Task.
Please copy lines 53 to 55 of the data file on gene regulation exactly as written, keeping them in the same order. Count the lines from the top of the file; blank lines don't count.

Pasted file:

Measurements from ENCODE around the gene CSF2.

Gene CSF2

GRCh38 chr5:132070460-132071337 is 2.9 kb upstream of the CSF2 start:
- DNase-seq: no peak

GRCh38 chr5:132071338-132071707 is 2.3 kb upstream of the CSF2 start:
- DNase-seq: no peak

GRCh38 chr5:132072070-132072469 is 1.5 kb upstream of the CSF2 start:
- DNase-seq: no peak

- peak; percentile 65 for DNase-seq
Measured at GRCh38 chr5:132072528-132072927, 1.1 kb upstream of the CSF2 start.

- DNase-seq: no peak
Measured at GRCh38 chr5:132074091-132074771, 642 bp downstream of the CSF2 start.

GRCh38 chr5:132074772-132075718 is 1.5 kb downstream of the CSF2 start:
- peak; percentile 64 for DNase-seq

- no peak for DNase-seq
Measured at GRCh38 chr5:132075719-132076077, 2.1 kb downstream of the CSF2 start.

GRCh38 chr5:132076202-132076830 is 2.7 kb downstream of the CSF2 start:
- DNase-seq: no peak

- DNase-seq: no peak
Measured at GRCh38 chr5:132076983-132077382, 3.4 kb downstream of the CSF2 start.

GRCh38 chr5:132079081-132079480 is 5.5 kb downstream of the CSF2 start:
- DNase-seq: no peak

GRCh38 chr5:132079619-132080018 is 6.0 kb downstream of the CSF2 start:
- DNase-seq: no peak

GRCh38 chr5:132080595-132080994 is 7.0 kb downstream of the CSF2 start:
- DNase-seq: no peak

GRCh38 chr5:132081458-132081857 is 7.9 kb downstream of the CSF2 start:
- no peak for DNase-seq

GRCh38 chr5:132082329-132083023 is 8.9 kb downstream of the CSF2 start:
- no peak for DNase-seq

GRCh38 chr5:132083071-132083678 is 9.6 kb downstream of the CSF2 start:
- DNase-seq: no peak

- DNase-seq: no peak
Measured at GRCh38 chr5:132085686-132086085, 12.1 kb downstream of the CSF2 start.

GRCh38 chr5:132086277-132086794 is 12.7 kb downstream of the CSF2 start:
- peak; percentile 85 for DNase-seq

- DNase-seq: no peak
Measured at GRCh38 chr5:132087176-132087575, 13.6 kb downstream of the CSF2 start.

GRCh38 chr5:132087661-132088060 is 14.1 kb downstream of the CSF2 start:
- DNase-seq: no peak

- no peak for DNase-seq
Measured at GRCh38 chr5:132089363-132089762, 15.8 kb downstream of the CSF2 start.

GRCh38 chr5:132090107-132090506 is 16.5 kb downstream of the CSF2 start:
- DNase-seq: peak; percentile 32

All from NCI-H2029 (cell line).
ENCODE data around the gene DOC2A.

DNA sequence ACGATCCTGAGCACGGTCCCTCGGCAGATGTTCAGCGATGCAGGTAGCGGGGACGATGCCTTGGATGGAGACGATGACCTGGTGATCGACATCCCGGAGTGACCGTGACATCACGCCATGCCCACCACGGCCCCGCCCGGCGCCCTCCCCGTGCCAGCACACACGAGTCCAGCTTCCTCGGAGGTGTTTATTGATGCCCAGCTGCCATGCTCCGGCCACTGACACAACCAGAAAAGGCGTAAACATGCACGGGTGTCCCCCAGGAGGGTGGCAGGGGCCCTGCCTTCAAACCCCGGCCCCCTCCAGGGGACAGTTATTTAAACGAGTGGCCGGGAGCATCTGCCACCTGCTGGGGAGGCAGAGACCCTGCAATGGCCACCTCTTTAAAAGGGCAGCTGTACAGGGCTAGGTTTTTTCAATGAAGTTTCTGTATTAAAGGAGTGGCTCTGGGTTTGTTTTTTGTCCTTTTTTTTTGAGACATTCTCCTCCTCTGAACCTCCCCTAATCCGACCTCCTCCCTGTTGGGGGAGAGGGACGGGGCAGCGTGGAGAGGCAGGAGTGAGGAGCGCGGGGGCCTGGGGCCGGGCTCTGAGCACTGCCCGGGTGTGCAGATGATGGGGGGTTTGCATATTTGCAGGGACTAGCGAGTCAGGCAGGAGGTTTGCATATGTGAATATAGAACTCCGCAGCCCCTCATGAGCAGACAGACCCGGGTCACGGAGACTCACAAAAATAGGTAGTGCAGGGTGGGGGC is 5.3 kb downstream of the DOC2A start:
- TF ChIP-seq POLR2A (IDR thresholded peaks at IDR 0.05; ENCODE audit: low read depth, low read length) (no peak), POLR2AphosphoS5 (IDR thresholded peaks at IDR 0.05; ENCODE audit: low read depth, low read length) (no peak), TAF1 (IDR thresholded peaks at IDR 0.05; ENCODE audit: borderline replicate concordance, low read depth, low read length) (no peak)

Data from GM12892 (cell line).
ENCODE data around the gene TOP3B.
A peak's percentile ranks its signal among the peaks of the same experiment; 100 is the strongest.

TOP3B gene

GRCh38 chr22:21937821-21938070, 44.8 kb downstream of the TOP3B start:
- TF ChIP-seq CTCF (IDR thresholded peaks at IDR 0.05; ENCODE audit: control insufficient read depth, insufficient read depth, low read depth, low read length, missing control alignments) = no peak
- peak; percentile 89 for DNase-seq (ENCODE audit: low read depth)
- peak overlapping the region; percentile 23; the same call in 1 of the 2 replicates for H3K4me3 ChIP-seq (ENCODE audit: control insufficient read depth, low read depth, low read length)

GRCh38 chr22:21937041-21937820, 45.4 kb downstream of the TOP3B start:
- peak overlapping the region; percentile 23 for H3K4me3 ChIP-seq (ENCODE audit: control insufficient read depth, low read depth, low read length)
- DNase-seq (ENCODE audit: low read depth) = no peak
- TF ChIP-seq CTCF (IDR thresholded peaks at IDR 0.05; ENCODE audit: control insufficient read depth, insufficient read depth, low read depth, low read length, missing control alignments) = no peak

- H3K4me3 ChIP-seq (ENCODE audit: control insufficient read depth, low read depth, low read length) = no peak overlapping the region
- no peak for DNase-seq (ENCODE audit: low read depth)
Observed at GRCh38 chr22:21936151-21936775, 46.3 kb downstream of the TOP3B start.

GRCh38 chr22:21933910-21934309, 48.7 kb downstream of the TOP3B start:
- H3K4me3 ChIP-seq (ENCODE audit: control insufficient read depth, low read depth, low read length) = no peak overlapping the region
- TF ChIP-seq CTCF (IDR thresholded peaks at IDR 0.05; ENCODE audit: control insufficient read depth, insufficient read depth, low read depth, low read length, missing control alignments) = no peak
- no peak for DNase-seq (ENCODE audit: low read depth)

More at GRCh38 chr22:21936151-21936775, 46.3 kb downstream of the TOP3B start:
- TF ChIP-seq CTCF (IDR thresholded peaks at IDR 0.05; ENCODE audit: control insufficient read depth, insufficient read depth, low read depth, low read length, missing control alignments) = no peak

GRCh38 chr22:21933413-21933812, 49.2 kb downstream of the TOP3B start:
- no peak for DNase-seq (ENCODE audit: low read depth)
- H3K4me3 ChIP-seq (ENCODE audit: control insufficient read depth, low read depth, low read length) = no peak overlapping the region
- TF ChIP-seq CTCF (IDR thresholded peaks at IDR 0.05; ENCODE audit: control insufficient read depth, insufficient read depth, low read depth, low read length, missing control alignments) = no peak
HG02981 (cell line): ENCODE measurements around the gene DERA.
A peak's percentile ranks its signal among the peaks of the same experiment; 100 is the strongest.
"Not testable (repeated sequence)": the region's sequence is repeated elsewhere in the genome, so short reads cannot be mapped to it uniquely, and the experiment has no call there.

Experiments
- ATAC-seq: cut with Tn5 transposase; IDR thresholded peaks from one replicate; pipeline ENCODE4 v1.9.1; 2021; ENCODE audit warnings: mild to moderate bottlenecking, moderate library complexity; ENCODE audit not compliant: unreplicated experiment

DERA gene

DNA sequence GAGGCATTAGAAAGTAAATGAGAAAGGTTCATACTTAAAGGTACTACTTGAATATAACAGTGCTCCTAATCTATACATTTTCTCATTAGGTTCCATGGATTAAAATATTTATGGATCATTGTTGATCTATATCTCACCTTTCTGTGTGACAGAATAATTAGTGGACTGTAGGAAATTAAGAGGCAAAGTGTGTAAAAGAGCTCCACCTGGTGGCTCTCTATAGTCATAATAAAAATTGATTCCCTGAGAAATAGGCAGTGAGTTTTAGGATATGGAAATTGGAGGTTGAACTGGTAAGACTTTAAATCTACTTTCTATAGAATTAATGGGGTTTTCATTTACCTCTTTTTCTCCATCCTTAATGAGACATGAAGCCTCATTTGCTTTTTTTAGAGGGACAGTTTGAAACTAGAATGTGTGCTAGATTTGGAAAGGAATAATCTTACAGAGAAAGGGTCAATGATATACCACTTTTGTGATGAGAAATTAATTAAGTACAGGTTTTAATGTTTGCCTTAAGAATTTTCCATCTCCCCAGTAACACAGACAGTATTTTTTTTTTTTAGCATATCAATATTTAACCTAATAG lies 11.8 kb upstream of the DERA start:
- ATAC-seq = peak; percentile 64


GRCh38 chr22:21937821-21938070, 44.8 kb downstream of the TOP3B start:
- TF ChIP-seq CTCF (IDR thresholded peaks at IDR 0.05; ENCODE audit: control insufficient read depth, insufficient read depth, low read depth, low read length, missing control alignments) = no peak
- peak; percentile 89 for DNase-seq (ENCODE audit: low read depth)